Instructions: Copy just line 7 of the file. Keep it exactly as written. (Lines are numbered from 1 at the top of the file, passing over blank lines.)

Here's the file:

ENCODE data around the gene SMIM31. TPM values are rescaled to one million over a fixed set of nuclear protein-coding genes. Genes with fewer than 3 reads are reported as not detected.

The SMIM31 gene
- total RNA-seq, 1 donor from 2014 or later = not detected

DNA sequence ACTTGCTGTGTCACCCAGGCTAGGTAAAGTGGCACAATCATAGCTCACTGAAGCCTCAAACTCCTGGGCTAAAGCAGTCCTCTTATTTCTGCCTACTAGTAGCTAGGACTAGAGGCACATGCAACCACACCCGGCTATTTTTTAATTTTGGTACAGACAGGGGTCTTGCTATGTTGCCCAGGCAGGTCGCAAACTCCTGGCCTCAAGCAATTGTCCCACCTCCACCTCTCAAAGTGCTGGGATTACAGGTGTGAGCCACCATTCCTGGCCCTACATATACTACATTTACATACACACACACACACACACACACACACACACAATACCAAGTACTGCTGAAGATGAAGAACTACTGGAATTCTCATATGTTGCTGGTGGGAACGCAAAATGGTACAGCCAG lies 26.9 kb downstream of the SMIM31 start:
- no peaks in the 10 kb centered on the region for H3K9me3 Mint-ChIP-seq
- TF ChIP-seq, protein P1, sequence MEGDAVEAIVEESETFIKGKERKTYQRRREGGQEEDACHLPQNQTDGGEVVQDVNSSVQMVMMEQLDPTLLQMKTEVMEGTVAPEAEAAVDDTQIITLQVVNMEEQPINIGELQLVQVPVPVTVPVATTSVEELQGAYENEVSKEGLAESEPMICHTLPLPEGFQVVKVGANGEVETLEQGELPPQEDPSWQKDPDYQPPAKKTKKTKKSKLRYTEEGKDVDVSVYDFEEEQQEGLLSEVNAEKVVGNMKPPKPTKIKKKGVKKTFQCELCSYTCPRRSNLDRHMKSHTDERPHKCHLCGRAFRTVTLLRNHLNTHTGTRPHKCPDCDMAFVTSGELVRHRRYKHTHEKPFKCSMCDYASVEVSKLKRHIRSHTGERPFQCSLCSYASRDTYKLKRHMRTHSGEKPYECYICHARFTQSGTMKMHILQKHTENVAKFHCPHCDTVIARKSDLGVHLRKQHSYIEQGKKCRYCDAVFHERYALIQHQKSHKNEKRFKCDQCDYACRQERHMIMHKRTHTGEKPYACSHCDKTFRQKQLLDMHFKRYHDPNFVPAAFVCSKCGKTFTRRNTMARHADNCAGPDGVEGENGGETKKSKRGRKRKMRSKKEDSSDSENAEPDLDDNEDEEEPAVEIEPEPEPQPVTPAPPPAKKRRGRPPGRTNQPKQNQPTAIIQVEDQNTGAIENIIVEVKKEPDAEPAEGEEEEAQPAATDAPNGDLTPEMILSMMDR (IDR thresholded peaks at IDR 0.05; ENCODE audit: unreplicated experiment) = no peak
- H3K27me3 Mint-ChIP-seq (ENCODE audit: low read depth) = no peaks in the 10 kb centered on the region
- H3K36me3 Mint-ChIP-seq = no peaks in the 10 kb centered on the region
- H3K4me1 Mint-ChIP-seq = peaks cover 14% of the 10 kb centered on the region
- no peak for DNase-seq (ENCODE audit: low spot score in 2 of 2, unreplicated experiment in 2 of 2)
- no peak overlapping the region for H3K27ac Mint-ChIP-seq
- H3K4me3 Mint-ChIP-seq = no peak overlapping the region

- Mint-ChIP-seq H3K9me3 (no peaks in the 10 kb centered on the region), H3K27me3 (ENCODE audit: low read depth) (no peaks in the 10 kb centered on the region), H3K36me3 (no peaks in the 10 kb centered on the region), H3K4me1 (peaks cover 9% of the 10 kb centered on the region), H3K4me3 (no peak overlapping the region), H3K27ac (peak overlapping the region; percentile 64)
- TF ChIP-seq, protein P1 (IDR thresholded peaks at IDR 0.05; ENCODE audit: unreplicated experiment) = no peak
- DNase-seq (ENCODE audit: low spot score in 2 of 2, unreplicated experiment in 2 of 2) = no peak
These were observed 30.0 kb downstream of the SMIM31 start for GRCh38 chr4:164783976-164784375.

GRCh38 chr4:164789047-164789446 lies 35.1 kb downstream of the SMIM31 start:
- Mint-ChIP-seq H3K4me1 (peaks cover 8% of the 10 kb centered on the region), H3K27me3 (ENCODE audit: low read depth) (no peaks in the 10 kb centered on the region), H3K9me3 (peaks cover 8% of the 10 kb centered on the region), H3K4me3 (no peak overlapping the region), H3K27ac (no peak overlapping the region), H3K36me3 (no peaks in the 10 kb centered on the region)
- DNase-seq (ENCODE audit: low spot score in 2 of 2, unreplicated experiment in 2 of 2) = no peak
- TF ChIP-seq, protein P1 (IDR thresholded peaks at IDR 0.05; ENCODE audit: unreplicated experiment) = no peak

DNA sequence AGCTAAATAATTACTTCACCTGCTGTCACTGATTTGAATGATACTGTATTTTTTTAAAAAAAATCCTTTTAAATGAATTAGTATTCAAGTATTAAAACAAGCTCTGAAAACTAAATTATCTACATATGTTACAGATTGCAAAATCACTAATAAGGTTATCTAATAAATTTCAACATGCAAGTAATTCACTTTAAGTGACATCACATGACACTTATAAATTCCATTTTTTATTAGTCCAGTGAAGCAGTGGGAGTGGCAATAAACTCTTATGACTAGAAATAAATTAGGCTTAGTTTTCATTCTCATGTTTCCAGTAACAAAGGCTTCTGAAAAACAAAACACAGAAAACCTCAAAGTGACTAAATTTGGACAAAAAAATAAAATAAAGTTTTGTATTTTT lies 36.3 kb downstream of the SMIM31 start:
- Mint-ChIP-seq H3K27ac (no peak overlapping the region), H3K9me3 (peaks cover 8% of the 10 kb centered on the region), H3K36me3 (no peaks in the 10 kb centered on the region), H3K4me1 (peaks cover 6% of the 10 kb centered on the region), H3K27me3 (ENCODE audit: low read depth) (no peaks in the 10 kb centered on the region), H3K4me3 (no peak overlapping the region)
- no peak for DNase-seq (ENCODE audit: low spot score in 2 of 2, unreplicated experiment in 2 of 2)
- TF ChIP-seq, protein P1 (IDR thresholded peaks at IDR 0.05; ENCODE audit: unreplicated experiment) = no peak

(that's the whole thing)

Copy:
- H3K27me3 Mint-ChIP-seq (ENCODE audit: low read depth) = no peaks in the 10 kb centered on the region